Buick Enclave dominates the class of large, luxury crossover sport-utilities. Handsome, comfortable and efficient, Enclave delivers luxury, value and three-row flexibility. It’s referred to as a crossover because it crosses the line between car and SUV. Though built on a car-like unit-body structure, it offers the cargo capacity of a sport-utility.
Introduced for the 2008 model year, Buick Enclave was substantially revised for 2013 and carried over to 2014 relatively unchanged. Newly available safety features include Forward Collision Alert and a Lane Departure Warning. Buick’s IntelliLink infotainment system gains SiriusXM Tune Select and text-to-voice features for 2014, and dual-charge USB ports have been added to the rear of the center console.
Enclave comes with a 288-horsepower 3.6-liter V6 and an excellent 6-speed Hydramatic automatic transmission. Front-wheel drive is standard. All-wheel drive is optional. Though a large vehicle, the 2014 Enclave rates an EPA-estimated 17/24 mpg City/Highway with front-wheel drive, 16/22 mpg City/Highway with all-wheel drive.
Big 19- or 20-inch wheels make a bold style statement, while LED headlights, taillights and running lights enhance Enclave’s modern character. The Buick IntelliLink system supports audio streaming of Pandora Internet radio and Stitcher SmartRadio as well as available SiriusXM satellite radio. In other words, it has a fancy audio system.
The key to any luxury crossover is packaging, and the Buick Enclave leads its class by providing more cargo space than any of the competition. It delivers more third-row legroom than the rest, and it features a brilliant second-row sliding seat provision that makes third-row entry simple and convenient.
Whenever Enclave passengers are onboard, safety is paramount. Buick earned National Highway Traffic Administration’s highest five-star overall vehicle safety score and Enclave was named a Top Safety Pick by the Insurance Institute for Highway Safety when it was launched. The 2014 Buick Enclave is equipped with all of the mandatory airbag protections but also has a front center airbag that inflates from the inboard side of the driver’s seat, protecting the driver and front-seat passenger from impacting each other during a severe side impact.
Simply put, the Buick Enclave is the complete package. It seats seven (or eight, with an optional center bench seat). With volumes of space, a crisp and recently freshened interior, and highway performance and agility that belie its considerable weight and mass, this is a full-size crossover family sport-utility vehicle to be taken seriously. It boasts better cruising range than Acura MDX and Volvo XC90.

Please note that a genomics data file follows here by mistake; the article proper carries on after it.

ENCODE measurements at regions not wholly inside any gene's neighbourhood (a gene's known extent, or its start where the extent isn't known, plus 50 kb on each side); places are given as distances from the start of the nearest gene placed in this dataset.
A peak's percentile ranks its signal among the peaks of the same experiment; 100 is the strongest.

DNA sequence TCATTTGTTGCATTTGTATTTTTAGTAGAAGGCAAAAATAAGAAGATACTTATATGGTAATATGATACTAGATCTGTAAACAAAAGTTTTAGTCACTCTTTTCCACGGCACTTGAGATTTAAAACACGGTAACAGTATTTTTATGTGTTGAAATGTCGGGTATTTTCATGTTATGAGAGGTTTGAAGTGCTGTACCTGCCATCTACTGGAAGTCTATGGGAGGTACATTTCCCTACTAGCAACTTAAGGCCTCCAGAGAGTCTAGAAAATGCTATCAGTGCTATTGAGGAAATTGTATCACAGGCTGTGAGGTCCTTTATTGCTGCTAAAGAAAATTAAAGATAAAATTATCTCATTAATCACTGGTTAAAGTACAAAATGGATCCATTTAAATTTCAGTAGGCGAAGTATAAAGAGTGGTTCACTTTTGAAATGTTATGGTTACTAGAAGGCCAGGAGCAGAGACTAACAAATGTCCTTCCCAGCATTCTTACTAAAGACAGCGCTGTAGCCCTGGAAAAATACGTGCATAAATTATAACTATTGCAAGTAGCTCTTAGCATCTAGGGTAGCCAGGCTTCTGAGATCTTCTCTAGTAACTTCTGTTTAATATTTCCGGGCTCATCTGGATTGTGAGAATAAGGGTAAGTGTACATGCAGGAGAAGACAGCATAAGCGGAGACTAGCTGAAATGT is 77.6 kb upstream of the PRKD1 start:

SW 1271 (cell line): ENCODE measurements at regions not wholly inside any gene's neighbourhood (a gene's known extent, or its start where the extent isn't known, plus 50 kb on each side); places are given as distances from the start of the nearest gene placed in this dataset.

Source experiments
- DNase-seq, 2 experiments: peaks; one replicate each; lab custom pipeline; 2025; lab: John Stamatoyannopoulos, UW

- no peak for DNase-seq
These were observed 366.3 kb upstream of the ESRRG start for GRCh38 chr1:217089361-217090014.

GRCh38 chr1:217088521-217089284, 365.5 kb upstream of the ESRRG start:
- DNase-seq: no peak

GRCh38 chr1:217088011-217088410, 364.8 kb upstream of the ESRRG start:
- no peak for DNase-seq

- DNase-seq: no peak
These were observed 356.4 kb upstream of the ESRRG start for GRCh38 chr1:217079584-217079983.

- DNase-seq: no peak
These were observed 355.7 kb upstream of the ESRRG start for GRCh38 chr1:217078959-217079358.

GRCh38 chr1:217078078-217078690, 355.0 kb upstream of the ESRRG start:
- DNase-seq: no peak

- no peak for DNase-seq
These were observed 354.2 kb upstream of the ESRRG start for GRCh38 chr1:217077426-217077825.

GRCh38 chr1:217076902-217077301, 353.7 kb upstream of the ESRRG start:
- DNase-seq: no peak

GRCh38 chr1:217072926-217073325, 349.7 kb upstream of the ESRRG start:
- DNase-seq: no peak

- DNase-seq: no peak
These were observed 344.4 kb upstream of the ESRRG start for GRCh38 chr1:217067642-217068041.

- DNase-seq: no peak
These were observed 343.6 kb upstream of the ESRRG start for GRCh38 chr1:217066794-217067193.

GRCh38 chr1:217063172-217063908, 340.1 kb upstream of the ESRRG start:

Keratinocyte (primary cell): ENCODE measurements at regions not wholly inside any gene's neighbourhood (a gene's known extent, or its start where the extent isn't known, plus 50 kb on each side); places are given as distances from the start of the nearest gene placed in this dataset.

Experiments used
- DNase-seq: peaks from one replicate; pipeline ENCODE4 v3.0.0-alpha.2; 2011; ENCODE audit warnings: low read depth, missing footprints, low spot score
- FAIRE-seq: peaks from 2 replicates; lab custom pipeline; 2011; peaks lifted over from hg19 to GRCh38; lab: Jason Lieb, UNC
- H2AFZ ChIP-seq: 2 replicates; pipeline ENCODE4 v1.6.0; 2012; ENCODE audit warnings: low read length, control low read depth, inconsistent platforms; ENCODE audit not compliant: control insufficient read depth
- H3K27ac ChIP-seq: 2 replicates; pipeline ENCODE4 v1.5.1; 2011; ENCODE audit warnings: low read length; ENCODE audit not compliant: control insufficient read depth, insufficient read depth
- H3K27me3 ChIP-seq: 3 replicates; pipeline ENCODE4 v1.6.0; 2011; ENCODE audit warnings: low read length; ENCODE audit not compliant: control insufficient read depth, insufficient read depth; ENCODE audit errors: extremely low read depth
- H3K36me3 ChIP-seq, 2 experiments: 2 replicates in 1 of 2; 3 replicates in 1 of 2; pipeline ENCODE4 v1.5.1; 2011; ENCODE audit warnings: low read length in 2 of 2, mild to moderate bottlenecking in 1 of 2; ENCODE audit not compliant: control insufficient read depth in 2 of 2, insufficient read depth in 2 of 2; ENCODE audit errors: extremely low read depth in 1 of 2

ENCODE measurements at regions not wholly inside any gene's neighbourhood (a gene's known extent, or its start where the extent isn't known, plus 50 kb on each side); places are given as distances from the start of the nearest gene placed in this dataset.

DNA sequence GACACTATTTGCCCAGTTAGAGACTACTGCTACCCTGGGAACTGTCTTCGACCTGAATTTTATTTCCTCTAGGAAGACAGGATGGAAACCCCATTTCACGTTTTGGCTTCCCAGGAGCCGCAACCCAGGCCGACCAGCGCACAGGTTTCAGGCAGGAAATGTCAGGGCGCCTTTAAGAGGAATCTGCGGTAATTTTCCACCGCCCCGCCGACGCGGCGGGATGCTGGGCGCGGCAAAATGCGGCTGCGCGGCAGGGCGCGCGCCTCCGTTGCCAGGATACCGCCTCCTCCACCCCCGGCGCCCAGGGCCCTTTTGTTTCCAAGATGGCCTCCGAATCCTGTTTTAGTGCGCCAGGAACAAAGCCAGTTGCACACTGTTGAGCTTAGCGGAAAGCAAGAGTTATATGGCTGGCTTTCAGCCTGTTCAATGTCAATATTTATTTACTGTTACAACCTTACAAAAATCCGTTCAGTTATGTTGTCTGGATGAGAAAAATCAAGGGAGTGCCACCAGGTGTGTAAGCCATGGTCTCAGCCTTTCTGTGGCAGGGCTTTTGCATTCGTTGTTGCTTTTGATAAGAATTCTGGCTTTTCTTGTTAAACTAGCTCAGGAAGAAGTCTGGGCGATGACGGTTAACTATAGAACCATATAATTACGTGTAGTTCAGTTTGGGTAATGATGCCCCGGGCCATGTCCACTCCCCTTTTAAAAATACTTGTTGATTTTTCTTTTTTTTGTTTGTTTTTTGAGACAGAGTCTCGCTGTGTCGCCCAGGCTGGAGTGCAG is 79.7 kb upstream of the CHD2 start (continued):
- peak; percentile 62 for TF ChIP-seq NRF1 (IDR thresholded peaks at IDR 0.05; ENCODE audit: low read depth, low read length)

Probably the most important thing to say about the external appearance of the Enclave is that Buick, taunted endlessly for appropriating its buyers from the nearest graveyard, has seen the average age of Buick purchasers plummet from 64 years to 57. Buick is getting younger, fresher, more explicitly family-oriented, just as it must.
Yet the Enclave strikes a careful balance, maintaining its membership in the luxury market, while skillfully avoiding any hint of drab minivan monotony. Minivans perform valuable family functions, to be sure, and the Enclave matches these functions; but while doing so, this Buick has a sense of style and flash that sets it apart. With its toothy, chrome waterfall grille and the ventiport portholes on top of the hood, the stylists are having a good time drawing us forward, and simultaneously, looking back at Buick’s long-established styling language.
The massively rounded Enclave shape flows rearward, devoid of unwanted contrasting-colored rocker cladding, punctuated in our test vehicle by flashy, great-looking 19-inch chrome wheels. At the rear are provisions for a hefty 4500-pound towing capacity. Also at the rear are massive taillight complexes for providing something special; instead of isolated hot spots of red light, they are uniformly red across their entire glowing surface. Sassy and stylish.
The biggest news for the 2013 Buick Enclave was its chic, handsome new interior, which continues for the 2014 model. An elegant blend of stitched leather, brightly colored instrumentation and high-quality switchgear, the driving position of the Enclave is something special. The forms on the dashboard are sculpted boldly, creating what Buick’s chief stylist calls a distinctive dwelling. Premium materials are blended with lots of wood, black controls, understated tinted chrome, and large elements like a full-color, easy-to-use touchscreen navigation package. This doubles as a rearview camera with a cross-traffic alert.
Yet in gushing over these stylish controls, one of the oddities of this Buick is that it foregoes the proximity key/push-button start system so adamantly present in its competitors. How important is this really? Not very. It’s a minor inconvenience that means you must turn the Enclave’s key to start the engine. Some of us prefer it because when we stop we can find the key: It’s right there in the ignition slot. The key fob does include, of course, a trunk release, remote start and remote lock/unlock.
The instrumentation of the Enclave is conventionally laid out and handsome: analog speedometer, tachometer (with no redline; current electronics preclude over-revving), water temperature, fuel level and ammeter. The leather-covered steering wheel contains the usual audio and phone controls on the righthand spoke, with cruise control on the left-hand spoke. They worked conveniently and were not accidentally brushed during normal use.